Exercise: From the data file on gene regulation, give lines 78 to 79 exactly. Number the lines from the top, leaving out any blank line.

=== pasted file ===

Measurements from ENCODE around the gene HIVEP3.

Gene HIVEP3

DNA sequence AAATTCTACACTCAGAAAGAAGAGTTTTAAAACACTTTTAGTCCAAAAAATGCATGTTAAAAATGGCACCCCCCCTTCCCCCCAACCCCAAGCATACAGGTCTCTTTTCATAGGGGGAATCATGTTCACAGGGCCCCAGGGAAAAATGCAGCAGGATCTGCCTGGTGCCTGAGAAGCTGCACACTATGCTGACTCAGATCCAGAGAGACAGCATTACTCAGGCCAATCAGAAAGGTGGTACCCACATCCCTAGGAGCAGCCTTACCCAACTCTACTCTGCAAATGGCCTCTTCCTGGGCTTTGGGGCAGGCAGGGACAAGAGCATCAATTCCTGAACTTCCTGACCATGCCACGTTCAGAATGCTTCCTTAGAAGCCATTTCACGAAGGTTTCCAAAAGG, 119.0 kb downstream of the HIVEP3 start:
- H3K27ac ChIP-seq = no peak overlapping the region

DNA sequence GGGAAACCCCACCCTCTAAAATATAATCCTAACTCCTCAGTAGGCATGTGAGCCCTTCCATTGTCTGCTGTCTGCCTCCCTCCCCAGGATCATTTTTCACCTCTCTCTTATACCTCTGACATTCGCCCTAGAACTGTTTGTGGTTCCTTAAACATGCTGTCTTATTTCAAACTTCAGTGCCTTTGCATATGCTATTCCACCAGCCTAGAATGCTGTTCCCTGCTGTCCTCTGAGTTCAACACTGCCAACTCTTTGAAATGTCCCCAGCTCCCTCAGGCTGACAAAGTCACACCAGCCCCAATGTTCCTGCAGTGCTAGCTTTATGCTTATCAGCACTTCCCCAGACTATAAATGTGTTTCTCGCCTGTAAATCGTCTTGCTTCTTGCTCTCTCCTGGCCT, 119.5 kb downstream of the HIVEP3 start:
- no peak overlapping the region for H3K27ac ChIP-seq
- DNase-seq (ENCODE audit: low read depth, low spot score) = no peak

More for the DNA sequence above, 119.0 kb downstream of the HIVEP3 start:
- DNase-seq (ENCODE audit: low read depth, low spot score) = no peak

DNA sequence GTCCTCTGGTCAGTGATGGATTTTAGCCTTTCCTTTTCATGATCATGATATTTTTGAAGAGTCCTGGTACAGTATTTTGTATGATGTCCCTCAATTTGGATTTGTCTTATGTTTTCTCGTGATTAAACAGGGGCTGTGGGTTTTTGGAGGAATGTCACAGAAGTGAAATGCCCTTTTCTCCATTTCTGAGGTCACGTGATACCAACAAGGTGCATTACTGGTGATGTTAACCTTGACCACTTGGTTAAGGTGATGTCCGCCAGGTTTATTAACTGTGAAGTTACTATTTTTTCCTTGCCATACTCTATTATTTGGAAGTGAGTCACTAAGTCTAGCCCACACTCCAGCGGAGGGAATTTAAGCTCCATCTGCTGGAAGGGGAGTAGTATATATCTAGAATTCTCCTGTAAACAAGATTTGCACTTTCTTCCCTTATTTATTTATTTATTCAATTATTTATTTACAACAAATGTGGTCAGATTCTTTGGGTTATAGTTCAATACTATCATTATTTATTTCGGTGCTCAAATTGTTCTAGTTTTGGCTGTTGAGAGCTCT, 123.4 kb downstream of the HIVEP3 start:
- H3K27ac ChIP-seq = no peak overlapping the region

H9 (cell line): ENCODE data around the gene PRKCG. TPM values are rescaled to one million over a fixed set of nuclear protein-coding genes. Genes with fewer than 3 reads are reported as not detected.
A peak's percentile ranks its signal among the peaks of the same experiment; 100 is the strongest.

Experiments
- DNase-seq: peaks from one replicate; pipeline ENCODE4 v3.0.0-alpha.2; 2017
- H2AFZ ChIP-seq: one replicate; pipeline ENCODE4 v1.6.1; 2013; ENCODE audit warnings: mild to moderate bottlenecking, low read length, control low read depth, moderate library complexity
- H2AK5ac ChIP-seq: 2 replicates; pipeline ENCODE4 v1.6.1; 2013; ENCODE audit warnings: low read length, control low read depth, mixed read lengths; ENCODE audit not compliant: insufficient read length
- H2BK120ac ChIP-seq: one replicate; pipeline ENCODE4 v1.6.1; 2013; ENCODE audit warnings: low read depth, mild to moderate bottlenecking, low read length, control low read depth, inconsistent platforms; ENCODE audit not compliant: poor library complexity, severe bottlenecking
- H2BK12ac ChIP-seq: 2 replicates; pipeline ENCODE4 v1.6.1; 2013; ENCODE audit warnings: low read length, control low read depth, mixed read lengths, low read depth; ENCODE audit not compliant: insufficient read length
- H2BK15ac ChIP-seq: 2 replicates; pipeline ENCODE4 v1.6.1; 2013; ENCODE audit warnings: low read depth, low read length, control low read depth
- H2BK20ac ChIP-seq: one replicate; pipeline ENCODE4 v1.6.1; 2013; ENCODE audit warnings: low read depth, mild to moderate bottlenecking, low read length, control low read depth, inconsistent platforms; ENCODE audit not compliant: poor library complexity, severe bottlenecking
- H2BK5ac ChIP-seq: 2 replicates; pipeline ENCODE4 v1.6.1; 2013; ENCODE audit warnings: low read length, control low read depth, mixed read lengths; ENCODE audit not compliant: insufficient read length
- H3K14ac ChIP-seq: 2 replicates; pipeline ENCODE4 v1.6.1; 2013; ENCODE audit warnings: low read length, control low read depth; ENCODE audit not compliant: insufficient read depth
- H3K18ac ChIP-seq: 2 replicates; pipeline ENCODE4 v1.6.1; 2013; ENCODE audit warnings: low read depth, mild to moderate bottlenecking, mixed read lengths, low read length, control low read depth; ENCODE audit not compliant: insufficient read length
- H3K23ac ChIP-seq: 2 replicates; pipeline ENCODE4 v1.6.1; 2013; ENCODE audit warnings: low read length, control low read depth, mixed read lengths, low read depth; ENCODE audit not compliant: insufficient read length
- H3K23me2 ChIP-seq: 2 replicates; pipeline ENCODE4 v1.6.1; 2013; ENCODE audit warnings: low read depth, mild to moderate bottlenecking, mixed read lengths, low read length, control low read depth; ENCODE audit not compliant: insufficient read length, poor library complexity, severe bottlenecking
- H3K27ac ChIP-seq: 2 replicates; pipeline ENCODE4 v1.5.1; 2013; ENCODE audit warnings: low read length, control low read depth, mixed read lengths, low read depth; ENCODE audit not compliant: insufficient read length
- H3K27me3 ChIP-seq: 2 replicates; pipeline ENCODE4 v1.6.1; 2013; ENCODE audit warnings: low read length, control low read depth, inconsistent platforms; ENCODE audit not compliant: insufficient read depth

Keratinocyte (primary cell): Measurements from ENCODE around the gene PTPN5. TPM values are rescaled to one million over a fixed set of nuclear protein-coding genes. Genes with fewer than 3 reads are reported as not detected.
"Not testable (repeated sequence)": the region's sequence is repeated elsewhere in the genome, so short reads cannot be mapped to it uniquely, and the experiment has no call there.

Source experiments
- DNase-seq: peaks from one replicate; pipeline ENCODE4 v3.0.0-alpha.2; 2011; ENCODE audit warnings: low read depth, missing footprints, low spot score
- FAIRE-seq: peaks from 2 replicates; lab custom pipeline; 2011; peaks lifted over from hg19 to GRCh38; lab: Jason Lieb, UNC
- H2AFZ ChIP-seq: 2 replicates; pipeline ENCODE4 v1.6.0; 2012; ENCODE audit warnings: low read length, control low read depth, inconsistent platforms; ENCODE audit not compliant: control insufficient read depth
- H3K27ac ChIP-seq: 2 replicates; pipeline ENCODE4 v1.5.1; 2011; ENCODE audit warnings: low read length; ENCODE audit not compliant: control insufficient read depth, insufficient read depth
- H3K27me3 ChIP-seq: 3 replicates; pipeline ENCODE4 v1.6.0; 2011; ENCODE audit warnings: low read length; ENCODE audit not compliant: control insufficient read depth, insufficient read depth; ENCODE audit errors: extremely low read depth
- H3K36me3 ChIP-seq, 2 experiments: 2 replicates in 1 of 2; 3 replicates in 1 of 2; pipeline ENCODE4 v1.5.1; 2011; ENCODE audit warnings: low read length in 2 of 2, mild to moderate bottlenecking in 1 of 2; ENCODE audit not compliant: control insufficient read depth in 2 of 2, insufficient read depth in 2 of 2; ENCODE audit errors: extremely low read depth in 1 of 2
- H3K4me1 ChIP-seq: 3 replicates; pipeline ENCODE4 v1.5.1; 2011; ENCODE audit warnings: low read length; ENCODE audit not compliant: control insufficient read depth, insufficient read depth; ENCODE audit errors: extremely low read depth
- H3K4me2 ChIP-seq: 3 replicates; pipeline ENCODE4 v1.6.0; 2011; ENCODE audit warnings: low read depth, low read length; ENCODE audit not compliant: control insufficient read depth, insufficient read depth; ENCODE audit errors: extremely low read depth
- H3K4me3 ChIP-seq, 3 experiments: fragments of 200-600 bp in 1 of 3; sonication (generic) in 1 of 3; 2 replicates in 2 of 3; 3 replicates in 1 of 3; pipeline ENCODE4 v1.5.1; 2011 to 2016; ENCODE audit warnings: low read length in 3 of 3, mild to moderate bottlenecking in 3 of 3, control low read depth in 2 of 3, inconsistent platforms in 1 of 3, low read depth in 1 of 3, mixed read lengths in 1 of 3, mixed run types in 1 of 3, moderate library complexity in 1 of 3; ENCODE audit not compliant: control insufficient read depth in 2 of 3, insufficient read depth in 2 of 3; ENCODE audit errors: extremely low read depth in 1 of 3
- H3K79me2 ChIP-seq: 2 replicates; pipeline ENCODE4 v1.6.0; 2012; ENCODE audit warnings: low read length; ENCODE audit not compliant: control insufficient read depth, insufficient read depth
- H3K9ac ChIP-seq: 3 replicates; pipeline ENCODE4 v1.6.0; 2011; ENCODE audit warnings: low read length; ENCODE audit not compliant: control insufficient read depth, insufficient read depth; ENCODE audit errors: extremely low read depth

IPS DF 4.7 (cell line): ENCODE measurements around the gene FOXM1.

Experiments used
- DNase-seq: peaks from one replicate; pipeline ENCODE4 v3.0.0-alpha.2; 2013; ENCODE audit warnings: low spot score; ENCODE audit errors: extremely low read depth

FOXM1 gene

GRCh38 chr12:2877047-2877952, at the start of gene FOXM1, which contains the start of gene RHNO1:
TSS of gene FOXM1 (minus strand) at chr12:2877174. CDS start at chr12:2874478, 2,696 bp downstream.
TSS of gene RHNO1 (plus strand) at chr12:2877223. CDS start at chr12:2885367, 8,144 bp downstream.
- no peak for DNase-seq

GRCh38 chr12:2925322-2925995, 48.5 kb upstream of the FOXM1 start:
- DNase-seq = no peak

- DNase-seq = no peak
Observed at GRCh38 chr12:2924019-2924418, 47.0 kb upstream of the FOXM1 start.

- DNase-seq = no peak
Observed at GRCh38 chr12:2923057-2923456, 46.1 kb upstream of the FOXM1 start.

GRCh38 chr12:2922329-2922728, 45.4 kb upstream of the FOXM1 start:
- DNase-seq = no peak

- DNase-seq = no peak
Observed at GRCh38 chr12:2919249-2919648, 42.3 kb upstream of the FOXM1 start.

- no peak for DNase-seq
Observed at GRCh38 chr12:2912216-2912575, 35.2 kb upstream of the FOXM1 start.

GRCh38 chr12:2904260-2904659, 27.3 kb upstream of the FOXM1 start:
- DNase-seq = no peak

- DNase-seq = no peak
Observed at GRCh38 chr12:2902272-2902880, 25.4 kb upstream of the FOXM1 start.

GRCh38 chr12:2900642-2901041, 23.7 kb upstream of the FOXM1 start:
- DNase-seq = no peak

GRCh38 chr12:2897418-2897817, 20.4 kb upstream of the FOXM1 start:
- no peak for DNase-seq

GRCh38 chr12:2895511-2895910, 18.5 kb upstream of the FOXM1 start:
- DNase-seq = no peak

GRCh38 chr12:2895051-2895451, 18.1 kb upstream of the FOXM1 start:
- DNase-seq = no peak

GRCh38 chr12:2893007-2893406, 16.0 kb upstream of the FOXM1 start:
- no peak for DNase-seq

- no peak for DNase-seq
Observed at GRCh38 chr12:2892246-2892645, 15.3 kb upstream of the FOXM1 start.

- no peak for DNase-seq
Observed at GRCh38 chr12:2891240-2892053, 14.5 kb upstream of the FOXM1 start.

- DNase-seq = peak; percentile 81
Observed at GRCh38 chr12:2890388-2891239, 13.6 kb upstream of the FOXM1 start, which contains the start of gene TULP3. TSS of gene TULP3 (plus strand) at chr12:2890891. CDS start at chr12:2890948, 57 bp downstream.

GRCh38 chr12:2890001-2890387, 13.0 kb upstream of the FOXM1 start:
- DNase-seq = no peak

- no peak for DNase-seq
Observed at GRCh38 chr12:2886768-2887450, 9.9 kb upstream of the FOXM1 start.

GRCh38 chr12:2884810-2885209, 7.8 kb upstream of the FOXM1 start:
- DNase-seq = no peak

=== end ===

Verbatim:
Observed at GRCh38 chr12:2892246-2892645, 15.3 kb upstream of the FOXM1 start.

- no peak for DNase-seq